"I don't think Fianna Fail is going to jump to condemn something before we have seen the proposition."
Fianna Fail's communications spokesman Timmy Dooley has already described the current process as "hopelessly compromised".
The minister obviously expects that the broadband issue won't derail the talks between Fine Gael and Fianna Fail because he has already begun work on a 'first 100 days programme'.
Finding some resolution to the crisis is high on the agenda but so too is the question of climate change, which will be even more difficult to fix.
"On the wider climate change issue, you don't have to be Einstein to work out that we are way off course as to where we should be. We need to make a step change right across the board," he says.
The Environmental Protection Agency has predicted that Ireland will achieve only a 1pc reduction on 2005 emission levels by 2020, instead of the target of 20pc. Hefty fines are likely to follow.
And yet Finance Minister Paschal Donohoe bowed to pressure from rural backbench TDs and decided not to raise carbon tax in last month's budget.
The political will to tackle this issue doesn't exist?
"We probably didn't have the money in the crash. We probably delivered in the short-term on some of our targets simply because of the crash, so it wasn't a top priority. But as the economy has recovered it's absolutely clear that the trajectory is way off course," says Bruton.
He argues there are "positive things" happening now like the National Development Plan (NDP) which allocates almost €22bn for turning this into a low-carbon economy.
If the NDP can break the link between growth and carbon, it could bring us around a third of the way to fulfilling our international obligations. That's a big 'if' and it still leaves a very big gap.
"It is about citizens, enterprises and public services changing the way they live and work. That will require significant changes in how people think about issues."
On carbon tax, Bruton says there have been "very high increases in energy prices anyway".
He muses that, in the short-term, a hike wouldn't have an immediate impact so "the important thing is a clear trajectory as to where the price of carbon is going to go".
"That is what we need to get in place. Then people are consciously saying the trajectory of my bills for diesel in my car or home heating oil are going to go up very high and therefore the value of acting now is clear," the minister says.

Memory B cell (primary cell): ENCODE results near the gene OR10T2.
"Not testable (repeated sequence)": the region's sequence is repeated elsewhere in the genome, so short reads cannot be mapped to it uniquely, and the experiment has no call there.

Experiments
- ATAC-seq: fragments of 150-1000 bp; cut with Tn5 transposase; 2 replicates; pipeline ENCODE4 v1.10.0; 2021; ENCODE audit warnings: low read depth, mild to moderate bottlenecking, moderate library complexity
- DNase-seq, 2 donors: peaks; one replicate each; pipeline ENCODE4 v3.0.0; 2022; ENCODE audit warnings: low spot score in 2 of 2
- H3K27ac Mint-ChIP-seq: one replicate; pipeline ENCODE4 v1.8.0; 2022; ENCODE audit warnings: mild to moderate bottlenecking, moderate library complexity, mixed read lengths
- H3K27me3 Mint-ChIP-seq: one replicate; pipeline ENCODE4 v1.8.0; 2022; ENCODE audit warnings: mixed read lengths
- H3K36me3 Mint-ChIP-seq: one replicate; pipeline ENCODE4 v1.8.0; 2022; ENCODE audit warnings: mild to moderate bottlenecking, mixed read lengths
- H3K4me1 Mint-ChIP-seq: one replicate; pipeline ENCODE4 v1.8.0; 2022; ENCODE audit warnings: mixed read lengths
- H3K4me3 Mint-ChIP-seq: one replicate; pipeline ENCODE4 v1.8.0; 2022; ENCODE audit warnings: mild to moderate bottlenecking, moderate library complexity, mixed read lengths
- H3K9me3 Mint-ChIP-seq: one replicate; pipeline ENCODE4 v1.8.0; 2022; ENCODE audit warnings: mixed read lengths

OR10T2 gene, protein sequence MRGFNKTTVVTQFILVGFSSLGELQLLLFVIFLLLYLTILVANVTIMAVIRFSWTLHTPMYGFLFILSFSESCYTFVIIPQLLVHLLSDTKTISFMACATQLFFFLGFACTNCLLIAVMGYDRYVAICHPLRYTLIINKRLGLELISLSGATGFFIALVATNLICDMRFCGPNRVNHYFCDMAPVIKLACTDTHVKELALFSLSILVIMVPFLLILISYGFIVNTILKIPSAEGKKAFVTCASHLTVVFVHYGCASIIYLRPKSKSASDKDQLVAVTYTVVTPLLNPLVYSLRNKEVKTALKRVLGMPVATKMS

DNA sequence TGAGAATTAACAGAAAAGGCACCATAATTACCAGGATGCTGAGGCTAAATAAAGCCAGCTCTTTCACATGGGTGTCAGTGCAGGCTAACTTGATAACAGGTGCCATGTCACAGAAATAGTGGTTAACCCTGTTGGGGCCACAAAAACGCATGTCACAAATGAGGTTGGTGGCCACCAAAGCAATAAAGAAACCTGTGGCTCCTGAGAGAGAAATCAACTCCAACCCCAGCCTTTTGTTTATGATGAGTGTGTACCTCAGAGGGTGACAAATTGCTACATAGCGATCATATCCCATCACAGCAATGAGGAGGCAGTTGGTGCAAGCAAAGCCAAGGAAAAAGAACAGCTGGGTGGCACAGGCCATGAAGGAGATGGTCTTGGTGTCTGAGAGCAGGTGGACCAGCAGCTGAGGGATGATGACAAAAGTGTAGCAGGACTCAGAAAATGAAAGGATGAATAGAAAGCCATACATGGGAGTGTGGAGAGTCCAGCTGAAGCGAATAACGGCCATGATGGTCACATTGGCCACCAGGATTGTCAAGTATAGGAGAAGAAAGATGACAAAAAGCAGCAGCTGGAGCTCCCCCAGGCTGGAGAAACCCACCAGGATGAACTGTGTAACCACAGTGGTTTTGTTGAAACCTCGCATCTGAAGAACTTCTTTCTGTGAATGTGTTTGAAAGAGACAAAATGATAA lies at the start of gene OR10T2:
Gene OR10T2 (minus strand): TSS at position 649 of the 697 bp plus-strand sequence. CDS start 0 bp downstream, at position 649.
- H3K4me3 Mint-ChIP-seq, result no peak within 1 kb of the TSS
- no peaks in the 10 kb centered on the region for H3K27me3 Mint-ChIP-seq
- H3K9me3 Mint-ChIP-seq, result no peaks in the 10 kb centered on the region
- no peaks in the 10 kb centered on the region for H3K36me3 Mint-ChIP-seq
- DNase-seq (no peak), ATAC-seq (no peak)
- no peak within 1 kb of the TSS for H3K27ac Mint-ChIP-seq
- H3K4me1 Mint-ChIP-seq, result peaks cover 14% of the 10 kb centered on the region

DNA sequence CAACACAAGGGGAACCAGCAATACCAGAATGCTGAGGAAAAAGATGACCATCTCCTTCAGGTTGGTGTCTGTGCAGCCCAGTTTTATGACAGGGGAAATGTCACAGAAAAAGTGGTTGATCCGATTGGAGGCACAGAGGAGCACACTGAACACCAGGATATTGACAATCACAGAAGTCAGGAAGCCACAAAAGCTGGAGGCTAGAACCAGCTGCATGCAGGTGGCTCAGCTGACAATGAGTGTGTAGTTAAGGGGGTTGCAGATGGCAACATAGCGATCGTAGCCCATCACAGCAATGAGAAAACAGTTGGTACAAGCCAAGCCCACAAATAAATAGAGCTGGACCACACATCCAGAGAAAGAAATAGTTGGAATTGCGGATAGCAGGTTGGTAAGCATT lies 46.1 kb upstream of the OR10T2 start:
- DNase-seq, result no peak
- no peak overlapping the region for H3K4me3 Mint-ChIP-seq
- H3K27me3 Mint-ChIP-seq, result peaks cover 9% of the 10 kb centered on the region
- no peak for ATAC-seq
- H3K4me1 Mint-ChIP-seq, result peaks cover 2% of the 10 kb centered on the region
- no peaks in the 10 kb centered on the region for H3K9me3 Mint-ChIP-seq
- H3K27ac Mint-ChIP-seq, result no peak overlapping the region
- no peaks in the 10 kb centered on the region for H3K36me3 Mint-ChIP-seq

He does want new initiatives based on evidence rather than hunch.
"It's not a wake up in the morning and you have a silver bullet, hey presto things are sorted. It's even more so in climate change where there is so much behavioural change, persuading people and convincing people on why they should do it. We will have to get buy-in."
The Dublin Bay North TD admits that will be a challenge for him to get out of "the trenches" where he likes to devise policy and "win the argument" with people.
One of his first memos to Cabinet will be a demand for government departments to lead by example.
He will ban the use of single use plastic cups and tableware "across all government departments as a first step".
EU statistics show we are using 80pc more plastic packaging than the rest of Europe. "We're an outlier. We need to correct that," Bruton says.
"Tackling plastic waste and increasing the level of plastic recycling is crucial. Plastic waste is causing serious issues, it is polluting our oceans, cities and countryside. Our mission is to make Ireland a leader in the transformation, that is needed, not a follower."
He will consider a range of levies similar to the plastic bag tax. The so-called 'Latte Levy' on disposable cups is still on the table. Such is the broad remit of the department that Mr Bruton has also been handed the hot potato of post office closures. He believes the An Post network has a future once the current consolidation, involving the closure of 159 offices, is complete.
But perhaps therein lies the true scale of the challenges facing the new minister: the arrival of broadband to rural Ireland will make post offices even less viable - and he's responsible for both. "We also have to be very conscious as a Government that we have to deliver to rural Ireland as infrastructure of the future as well. That's why broadband is so important.
"We have to be sure we are rolling out modern infrastructures as well as ensuring that existing infrastructures are adapting to community needs."